Step 1: planning for the future
The cities we know and love today are the result of decades or even centuries of history and evolution and usually very closely tied with certain geographical features- very rarely are there cases where entirely new cities are being built from scratch in current times. King Abdullah of Saudi Arabia, however, founded the King Abdullah Economic City in 2006 (KAEC) that is projected to become one of the world’s largest and most economically thriving cities. It’s an interesting concept to start anew to take all the shortcomings and successes of urban planning from all over the world throughout time, integrate it with the prominent digital culture that governs our lives, throw in this era’s business models, and what do you get? KAEC is one shining example of the many potential outcomes. Many speculate as to why the city was started in the first place. It is no surprise that oil money is an important catalyst in its birth, as explained by current CEO Al Rasheed in an Arab news publication stressing the importance of government and oil (not mutually exclusive) funding in the initial stages of the construction. Some speculate that the city, and in fact the several other cities that have sprung up in other areas, have been created as an anticipation for an impending petroleum drought and will provide much of Saudi Arabia’s income in the years to come. Others simply call it diversification. What is for certain is that these cities, KAEC being the most successful to date, are not bashful about selling their flourishing business environments, accessible lifestyles, and scenic landscapes.
Step 2: investments
Apart from the government itself who will surely benefit from the success of its cities, what KAEC has executed so successfully is to attract international investment from corporate giants. To date, KAEC has accumulated over 17 billion dollars from over 60 of the largest companies in the world (estimates from Info Saudi Arabia project that the city will require about $100 billion to fully complete the master plan as developed from the beginning).
Al Rasheed explains the broad concept very simply, ‘once you attract the anchor tenants, all their peers in the industry have to be present…the idea is very basic: you get the private sector, which is able to be much more nimble, fulfilling the requirements of the market, and you provide them with the right framework and the right support, and let them carry both the benefit and burden of building a city from scratch.’
The economic cities authority, or ECA, is the sole economic regulator of KAEC. They have established a very enticing system to attract private investors from multinational organizations to private residents. The system allows 100% foreign ownership for these individuals and organizations, easy access to permits and licenses related to commerce, real estate, and every day life in general, lower taxes, fast-track employment, and, naturally, cheap energy costs. For a large business with lots of overhead, this is a financial haven in the desert that brings with it positions that need to be filled, and eventually a citizen base will grow as a result of economic prosperity. In essence, investors are given a favorable framework in which to conduct business, and the possibility to make profit off the success of this framework which they are directly paying into. KAEC is, to some degree, a profit-share model.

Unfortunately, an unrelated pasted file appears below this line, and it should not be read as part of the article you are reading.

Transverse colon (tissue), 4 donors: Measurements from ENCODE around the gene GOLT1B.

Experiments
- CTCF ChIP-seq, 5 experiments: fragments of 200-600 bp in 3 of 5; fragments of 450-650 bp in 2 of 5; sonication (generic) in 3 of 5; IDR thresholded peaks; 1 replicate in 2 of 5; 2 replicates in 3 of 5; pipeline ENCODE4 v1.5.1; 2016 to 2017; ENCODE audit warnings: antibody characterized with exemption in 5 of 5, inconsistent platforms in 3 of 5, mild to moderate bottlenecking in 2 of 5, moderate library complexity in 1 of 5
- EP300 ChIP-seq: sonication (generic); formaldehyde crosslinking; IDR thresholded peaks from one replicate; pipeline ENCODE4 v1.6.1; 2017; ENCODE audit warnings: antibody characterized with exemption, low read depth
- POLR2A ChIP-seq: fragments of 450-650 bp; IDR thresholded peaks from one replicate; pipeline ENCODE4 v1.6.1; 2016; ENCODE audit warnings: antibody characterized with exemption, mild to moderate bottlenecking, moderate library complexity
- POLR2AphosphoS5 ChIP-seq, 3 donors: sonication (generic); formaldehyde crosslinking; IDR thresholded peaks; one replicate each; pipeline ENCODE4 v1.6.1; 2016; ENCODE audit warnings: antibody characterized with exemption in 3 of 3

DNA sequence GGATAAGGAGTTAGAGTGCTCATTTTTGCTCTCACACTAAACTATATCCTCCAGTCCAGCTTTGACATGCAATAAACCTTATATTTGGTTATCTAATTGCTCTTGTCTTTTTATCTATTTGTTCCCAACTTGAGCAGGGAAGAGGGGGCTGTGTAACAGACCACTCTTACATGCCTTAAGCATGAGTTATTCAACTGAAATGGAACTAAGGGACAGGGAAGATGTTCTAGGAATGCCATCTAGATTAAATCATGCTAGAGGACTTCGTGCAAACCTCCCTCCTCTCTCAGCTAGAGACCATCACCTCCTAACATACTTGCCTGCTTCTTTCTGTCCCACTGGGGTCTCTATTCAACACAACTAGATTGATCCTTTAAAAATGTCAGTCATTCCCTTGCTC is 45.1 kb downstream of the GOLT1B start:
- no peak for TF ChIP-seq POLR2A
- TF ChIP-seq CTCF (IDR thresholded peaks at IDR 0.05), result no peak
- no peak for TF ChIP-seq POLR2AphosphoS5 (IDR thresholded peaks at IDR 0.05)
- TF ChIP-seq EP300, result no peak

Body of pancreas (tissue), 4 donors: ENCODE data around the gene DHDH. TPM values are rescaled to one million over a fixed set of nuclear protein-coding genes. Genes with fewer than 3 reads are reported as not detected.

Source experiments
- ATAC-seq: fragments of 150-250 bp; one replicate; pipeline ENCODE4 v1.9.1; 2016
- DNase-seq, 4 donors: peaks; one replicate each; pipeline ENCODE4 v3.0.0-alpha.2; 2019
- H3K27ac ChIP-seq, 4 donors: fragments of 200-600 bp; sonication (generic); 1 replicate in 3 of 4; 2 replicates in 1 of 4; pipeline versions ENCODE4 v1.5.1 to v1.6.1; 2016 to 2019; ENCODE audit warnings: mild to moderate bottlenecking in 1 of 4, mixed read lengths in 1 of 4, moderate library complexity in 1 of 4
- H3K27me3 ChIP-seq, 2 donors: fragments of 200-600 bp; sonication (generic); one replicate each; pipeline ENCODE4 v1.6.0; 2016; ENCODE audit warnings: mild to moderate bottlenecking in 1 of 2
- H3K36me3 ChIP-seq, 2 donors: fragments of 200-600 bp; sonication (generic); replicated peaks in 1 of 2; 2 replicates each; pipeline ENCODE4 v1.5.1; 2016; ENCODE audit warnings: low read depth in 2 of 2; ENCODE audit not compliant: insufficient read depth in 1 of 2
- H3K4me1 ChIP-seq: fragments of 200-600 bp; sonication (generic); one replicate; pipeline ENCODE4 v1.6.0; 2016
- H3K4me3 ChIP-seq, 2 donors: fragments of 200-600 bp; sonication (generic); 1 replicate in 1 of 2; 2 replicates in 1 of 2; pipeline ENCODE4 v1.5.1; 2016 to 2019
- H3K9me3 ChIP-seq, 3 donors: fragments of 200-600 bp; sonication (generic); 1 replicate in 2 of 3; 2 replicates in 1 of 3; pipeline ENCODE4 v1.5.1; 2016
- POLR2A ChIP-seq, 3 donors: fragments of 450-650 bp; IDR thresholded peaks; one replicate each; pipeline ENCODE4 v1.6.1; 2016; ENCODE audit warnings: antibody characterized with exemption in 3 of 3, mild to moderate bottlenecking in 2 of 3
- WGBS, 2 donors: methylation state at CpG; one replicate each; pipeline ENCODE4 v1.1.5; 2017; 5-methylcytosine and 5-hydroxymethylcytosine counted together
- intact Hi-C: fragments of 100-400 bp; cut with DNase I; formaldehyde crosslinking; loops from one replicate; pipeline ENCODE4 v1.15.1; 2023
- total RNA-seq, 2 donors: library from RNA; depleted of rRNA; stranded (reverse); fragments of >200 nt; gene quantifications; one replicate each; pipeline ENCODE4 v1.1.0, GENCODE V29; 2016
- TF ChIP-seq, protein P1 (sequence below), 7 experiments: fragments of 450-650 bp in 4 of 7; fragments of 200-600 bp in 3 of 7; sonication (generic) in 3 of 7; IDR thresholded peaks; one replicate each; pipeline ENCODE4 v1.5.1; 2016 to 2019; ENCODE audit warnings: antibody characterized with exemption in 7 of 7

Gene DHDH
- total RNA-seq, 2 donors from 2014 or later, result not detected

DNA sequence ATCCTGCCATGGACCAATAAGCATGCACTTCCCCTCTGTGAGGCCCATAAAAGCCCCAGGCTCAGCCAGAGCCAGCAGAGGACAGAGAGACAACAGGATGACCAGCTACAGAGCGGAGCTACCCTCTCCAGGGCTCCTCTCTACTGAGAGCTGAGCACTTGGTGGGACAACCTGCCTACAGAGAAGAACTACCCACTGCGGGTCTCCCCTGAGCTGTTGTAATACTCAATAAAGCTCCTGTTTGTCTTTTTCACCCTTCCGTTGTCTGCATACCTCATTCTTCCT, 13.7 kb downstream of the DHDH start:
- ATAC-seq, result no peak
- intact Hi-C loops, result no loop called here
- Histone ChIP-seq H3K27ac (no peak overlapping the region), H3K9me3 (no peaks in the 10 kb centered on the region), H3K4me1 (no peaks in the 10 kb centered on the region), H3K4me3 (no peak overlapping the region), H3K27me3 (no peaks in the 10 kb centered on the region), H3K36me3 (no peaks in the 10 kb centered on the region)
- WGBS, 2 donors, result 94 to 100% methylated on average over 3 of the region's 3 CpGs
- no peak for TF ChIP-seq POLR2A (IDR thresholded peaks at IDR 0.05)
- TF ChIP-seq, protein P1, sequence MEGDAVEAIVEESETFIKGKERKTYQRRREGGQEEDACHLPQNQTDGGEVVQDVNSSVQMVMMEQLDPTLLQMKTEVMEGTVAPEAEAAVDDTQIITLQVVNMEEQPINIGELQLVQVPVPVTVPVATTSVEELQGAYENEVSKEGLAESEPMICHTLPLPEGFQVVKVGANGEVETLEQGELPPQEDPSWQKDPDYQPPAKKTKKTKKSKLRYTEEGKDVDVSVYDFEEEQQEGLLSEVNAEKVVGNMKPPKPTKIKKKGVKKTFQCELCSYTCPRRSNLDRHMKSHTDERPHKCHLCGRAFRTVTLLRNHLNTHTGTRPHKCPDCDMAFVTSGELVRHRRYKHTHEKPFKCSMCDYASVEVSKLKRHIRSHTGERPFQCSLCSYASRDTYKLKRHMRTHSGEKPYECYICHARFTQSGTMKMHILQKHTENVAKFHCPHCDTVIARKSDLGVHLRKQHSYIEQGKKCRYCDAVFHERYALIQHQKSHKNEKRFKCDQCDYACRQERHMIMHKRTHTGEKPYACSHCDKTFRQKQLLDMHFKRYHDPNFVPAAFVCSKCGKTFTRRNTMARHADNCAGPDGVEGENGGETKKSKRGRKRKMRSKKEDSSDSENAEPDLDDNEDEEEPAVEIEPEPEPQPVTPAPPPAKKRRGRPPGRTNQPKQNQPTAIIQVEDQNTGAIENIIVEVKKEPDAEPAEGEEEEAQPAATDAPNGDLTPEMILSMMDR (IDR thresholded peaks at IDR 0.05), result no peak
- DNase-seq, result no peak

Step 3: infrastructure
Once the necessary funding is available, how do you begin to physically build the city? The model used in many new Chinese cities is to build thousands of residential and commercial units to house the thousands of residents that will rush over to a new life of promise and wealth. Unfortunately many of these cities remain as they were built- empty. KAEC’s commerce-driven model instead emphasizes the infrastructure necessary for the investing parties. The first major project undertaken in the city, apart from the business and residential towers in the commercial downtown district, was the construction of a sea port. Located in a moderately opportune area of the red sea, the state-of-the-art nature of the sea port has made import/export so efficient and accommodating that it has already become one of the most widely used ports in Saudi Arabia and arguably one of the best ports in the world. Business is able to flourish, which brings more economic wealth to the city and in turn attracts more investors and inhabitants.
In conjunction with the sea port, the new Al Haramain high-speed railway station designed by Foster and Partners will serve as the central station that will conveniently connect the various centers that make up the city. With these two major works completed, future development will essentially build itself as long as the infrastructure facilitates the quick and easy transportation of people and goods.
Step 4: develop
Now that a base has been established, complete with the essential ingredients for business (and its employees) to flourish, the statistics will sell themselves. 10 years after its conception, we find ourselves at this stage. As Al Rasheed states, ‘the first five years are very slow. But in the second five years, they do not grow by 5% every year; they grow by 50% or 100% every year, because the initial population is so low. ‘The city has proven itself to be the most economically successful of those built in the same generation, complete with a constantly growing list of businesses and subsequent population. It is a city built on modern commerce and with the principles of modern commerce. Is it a replacement to petroleum income? Is the city essentially treated as a large corporation in itself? Perhaps points can be argued for many points, but one point stands true- KAEC is an example of how we might construct a city from scratch under the social, political, geographical and economical implications we know today.